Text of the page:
Is Walking Good for Your Health?

Walking healthy

If I miss a scheduled workout, I will often go walking at night after dinner. I walk for about 30 minutes and sometimes I’ll do a bit of jogging as well. I’ve come to understand that walking has many health benefits.

A 30-minute walk done regularly will have an accumulative effect such as weight loss, slowing of memory decline and lower Alzheimer’s risk, longer life, stronger bones, improved circulation, toner legs, better immune function, less joint pain, and a stronger heart.

I don’t get to walk too much but I have noticed it also has some immediate benefits as well. Research shows it immediately helps with leveling blood sugar, mood improvement, burning calories, boosting energy, and improving sleep. How would it benefit you?

Why Walk?

I’ve seen the benefit of getting out and walking. Mostly, I just am in a better mood. As with any exercise program consult your doctor before starting.

If you’re like me, you’ll want to start slowly. When I started exercising regularly my motto was just to do something. It didn’t matter how much I did because I was accomplishing something.

If I could just get out and start exercising, then I would likely do pretty well trying to reach my goal. So for me, getting dressed, then getting out was the most important part.

I slowly built up the amount of time I would spend exercising (article), sometimes only going out for 10 minutes. That doesn’t seem like much, but for me, it was helpful because I was able to give myself credit for accomplishing my goal of getting out.

Walking has some great benefits, so let’s take a look at how it can help us.

Better Mood

I’ve noticed that when I run I definitely have an improvement in my mood after I’ve finished and am returning home. I tend to feel more positive and less stressed. A similar feeling occurs when I am finished with a 30-minute walk. I feel more at ease and am in a better mood.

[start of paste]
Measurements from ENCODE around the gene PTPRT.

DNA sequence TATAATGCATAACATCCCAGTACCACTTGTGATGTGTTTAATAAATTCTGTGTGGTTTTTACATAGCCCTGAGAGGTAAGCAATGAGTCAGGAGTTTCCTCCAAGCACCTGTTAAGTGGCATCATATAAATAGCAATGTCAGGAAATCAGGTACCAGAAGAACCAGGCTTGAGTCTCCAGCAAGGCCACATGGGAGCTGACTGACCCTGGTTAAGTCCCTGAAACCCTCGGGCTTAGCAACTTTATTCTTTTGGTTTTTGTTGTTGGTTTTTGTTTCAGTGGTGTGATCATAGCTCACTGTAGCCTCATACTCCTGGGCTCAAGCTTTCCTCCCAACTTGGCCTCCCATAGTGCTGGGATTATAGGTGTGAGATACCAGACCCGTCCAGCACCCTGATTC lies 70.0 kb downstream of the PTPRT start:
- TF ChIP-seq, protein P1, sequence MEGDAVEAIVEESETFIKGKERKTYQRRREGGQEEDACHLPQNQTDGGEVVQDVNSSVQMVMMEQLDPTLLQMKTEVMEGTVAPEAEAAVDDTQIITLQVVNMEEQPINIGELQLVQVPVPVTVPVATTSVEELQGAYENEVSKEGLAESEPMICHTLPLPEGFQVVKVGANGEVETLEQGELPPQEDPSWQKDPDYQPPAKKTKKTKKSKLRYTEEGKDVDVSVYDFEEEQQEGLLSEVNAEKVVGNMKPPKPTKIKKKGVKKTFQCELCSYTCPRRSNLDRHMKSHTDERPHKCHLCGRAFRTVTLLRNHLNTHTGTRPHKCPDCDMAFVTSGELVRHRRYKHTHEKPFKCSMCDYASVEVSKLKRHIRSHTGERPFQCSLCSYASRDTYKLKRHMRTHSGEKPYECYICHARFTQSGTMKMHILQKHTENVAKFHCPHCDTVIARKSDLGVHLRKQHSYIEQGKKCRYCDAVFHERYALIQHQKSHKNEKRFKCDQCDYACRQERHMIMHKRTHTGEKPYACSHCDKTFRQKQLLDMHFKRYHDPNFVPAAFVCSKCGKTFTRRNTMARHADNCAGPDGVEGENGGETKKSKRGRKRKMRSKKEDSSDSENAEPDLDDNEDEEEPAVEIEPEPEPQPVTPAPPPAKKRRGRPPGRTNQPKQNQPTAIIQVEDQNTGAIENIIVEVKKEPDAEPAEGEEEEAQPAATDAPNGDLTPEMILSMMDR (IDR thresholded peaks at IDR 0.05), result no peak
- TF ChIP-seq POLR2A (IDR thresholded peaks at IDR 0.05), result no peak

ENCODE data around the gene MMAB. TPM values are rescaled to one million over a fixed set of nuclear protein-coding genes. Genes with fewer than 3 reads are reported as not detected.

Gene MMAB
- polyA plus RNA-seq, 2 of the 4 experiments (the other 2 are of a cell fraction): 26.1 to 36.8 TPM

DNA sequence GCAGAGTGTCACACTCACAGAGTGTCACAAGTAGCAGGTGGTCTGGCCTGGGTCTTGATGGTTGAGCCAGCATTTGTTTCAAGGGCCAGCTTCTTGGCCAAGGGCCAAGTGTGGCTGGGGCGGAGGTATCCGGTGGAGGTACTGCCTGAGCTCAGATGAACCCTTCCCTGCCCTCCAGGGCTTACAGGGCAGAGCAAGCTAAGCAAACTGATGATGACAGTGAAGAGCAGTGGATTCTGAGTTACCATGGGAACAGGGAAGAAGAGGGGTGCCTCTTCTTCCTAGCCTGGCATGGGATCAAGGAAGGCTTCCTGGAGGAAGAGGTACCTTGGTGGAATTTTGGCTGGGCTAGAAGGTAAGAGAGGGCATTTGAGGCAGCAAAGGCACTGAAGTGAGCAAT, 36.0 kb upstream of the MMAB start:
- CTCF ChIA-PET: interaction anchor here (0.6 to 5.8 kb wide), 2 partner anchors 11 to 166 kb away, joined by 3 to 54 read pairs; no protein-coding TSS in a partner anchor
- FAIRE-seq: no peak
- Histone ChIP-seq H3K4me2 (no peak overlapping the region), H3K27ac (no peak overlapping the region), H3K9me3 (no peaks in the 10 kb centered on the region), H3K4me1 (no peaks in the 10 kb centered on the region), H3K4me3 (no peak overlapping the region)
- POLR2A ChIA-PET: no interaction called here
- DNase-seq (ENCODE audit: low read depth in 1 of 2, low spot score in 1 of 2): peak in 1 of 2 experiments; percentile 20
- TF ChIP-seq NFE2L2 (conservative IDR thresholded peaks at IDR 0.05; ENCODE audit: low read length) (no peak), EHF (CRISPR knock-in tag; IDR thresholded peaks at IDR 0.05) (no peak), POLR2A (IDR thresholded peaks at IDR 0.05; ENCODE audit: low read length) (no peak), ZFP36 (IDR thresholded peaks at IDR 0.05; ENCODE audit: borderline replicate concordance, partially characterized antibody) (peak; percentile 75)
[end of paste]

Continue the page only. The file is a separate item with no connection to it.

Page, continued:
Research has shown that walking releases endorphins (article) in the brain that help elevate your mood. Walking helps people who are mildly depressed generally feel better and it acts similarly as would an antidepressant medicine but with the added benefit of lasting longer.

There’s a tendency for me to have more energy after a brisk walk, than before. This might be because walking helps people regulate their blood sugar.


I tend to eat too much at times, especially around the holidays. It’s easy to add a couple of pounds in a few weeks. Lucky walking has been shown to help with weight control.

Weight control depends on many factors, such as how much you walk and your body genetics, but most people who walk year after year (article) regularly find a similar result.

They tend to maintain a healthier weight. The key is to move and not remain sedentary and make moving a regular part of everyday living.

So when I am tired and just need to relax, I sometimes will find some good music I love to listen to and just go out for a walk.

If you try walking after dinner, you might be tired. I’ve noticed I’m tired regardless of sitting and watching TV or walking, but something interesting happens when I go for a walk, I soon start to feel a bit less tired and in a better mood.

I can also help control my weight by speeding up my metabolism (article), I do that by getting my heartbeat up a bit more than my normal walking heartbeat.

To get started with increased metabolism, walk faster during portions of your walk. This will speed your heart rate, and depending on your intensity and consistency, your metabolism will increase. This interval training starts to pay off over time.

As your metabolism speeds up, your ability to burn energy from food will speed up and weight loss will be easier.

Of course, diet plays an important role, but metabolism for me is a key factor in my weight control.

Research done by Harvard researchers (article) has also shown that briskly walking for about an hour changes how your genes control your weight.

Reduce Stress

I mostly feel better after a walk for 30 minutes. My stress levels are reduced and I can get things done better without getting stuck so much.

People usually need a physical outlet to help balance chemical levels in the brain. When exercising, the levels of dopamine and serotonin are higher, helping people feel less stressed and better able to handle stressful situations.

If you’re feeling stuck (article), frustrated, mad, or sad, a brisk walk might help in the short term by elevating the release of chemicals in the brain. Get the help you need now by walking.


Better memory and an increase in neural connections are the benefits of exercise. In studies (article), walking has been shown to increase memory and the ability to focus.

It also helps people feel more creative, maybe because the feel-good chemicals that are released help with inhibitions.